Friday, August 03, 2007

The Next Phase

The AP is reporting that the U.S. military has launched a new air campaign south of Baghdad, aimed at choking off the flow of weapons and insurgents reaching Baghdad.

Maj. Gen. Rick Lynch, who leads the 3rd Infantry Division, also said he and other commanders feared insurgents would try to stage a massive attack ahead of a pivotal report due in mid-September to the U.S. Congress on political and military progress in Iraq.


Lynch said he gave the order on Wednesday for the division's 3rd Combat Aviation Brigade to begin Operation Marne Husky, the latest in a series of offensives in the capital and surrounding areas.

The new operation is aimed at disrupting insurgents who fled a recent crackdown on the rural areas of Arab Jubour and Salman Pak in a predominantly Sunni area south of the capital.

Lynch also noted a "marked and increasing Iranian influence" in weapons and the training of Shiite extremists in restive areas south of Baghdad.

According to Major General Lynch, the air campaign is targeted at the same region where a surveillance drone discovered more than 50 Iranian-made rockets, aimed at a U.S. Forward Operating Base. The discovery prevented an attack against the base, but it indicated that growing numbers of Shiite insurgents are operating south of the Iraqi capital.

While you won't find it in the AP dispatch, there are several inferences that can be drawn from General Lynch's comments. First, because the U.S. doesn't use air power indiscriminately, announcement of the air campaign suggests that we're getting good intelligence on terrorist activity in the region. It's a safe bet that surveillance drones have been following insurgents as they move into outlying areas, so when the Apaches of the 3rd Aviation Brigade head out, they know where to look for targets, and what to watch for.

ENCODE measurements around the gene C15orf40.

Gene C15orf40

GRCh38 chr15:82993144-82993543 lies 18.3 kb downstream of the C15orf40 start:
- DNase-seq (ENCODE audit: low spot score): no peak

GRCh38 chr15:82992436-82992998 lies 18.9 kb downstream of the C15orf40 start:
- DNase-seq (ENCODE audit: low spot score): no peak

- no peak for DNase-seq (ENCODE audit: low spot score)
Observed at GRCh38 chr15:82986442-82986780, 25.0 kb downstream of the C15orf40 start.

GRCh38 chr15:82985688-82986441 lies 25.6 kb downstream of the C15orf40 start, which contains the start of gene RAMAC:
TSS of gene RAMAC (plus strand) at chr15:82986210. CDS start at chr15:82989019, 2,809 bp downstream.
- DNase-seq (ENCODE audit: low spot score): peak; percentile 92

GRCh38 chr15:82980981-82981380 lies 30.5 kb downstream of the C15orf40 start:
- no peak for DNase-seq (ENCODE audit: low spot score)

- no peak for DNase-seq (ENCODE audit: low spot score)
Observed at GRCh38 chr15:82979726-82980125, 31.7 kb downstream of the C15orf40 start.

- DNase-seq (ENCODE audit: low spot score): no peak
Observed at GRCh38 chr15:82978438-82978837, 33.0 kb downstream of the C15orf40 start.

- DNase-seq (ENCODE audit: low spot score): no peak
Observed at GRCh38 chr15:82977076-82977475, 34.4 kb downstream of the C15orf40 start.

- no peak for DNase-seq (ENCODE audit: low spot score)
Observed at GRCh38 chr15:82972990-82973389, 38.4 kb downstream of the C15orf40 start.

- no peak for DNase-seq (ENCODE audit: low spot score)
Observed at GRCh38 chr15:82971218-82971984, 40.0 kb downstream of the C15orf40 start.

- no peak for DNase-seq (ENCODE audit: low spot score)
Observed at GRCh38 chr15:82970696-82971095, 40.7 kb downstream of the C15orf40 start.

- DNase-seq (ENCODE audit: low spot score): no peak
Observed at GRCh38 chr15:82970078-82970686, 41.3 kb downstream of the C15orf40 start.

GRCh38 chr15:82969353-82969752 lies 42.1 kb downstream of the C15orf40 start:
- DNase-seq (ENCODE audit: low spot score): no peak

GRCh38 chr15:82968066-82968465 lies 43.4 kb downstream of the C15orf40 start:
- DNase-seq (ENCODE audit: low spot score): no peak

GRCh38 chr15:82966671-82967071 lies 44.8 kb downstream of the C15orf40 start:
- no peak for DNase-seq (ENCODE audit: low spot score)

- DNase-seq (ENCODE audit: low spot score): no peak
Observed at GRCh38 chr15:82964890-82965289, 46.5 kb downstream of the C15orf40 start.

Secondly, the air campaign won't be an "Army only" show. Fixed wing assets from Balad will also be involved, giving commanders more flexibility--and persistence--in hammering the terrorists from the air. And, the effort will go on around the clock, thanks to the impressive night/all-weather capabilities of the AH-64s and various Air Force assets.

And finally, if the effort announced by General Lynch sounds vaguely familiar, it should. Earlier this year, U.S. commanders in Afghanistan unleashed air power on the Taliban, with impressive results. Attack helos and other platforms caught a number of terrorist formations as they marshaled or moved toward intended targets, killing large numbers of the enemy. The "air campaign" in Afghanistan is one reason that the Taliban's anticipated "spring offensive" never really materialized, and the terrorists shifted to other tactics, including suicide bombings and kidnappings.

However, there is one major difference between the effort in Afghanistan, and the latest air offensive in Iraq. Unlike Afghanistan (where aviation units often struck terrorist safe havens that were difficult to reach by vehicle, or on foot) the "Marne Husky" campaign is aimed at areas where U.S. ground units have been operating, in force, for more than two months. After pushing the terrorists out of their old haunts in Salman Pak and Arab Jabour, Lynch is pursuing them into southern Diyala Province, creating more targets for his aviators, and prepping the battlefield for future ground operations.


lgude said...

That's a really helpful analysis of how much we have learned about dealing with the terrorists in the information war and their 'useful fools' in the media.

Brian H said...

Herd them into bunches and then blast 'em. Sounds good to me!